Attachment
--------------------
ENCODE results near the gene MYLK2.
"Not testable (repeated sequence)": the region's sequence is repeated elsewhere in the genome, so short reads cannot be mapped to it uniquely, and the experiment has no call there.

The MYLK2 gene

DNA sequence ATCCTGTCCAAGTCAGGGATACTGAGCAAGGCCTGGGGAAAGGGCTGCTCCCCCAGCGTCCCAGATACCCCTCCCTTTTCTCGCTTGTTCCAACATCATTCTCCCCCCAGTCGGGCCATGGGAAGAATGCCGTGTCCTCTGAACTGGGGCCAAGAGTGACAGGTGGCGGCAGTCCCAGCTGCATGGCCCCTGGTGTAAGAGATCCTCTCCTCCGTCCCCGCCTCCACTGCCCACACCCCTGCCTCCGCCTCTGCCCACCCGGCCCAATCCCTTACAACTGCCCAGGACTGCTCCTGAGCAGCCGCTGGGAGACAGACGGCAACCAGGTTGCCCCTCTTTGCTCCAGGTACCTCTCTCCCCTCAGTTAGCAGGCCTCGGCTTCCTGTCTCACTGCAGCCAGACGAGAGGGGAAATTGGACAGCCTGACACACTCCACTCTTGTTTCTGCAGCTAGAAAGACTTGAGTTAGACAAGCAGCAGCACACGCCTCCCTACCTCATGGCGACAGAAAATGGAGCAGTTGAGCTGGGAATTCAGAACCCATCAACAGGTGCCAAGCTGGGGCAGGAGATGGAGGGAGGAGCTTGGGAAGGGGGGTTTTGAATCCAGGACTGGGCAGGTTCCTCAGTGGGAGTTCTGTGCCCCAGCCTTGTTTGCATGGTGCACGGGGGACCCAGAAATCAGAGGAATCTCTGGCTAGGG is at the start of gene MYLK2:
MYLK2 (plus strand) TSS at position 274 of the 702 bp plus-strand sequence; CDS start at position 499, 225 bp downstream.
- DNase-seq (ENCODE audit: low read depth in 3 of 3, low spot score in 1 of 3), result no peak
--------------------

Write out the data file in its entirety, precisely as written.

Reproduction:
ENCODE results near the gene MYLK2.
"Not testable (repeated sequence)": the region's sequence is repeated elsewhere in the genome, so short reads cannot be mapped to it uniquely, and the experiment has no call there.

The MYLK2 gene

DNA sequence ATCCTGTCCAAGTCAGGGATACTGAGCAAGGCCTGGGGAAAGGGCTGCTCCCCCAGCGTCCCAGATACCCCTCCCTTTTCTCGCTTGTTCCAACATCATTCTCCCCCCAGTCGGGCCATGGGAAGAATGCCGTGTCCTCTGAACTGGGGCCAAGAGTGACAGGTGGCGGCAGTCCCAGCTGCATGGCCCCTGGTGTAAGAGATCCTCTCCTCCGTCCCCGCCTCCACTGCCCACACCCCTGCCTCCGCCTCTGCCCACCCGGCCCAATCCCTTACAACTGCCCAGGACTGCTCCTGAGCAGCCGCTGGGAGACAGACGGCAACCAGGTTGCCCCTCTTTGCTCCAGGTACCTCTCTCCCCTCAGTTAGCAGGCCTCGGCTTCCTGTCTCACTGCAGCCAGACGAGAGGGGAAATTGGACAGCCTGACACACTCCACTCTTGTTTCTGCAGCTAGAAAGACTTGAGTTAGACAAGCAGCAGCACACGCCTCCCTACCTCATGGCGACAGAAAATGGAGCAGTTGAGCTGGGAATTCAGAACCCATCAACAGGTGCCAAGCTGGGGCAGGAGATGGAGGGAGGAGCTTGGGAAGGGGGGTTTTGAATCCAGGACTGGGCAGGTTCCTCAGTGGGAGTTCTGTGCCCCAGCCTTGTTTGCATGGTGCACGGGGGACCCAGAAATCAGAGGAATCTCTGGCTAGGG is at the start of gene MYLK2:
MYLK2 (plus strand) TSS at position 274 of the 702 bp plus-strand sequence; CDS start at position 499, 225 bp downstream.
- DNase-seq (ENCODE audit: low read depth in 3 of 3, low spot score in 1 of 3), result no peak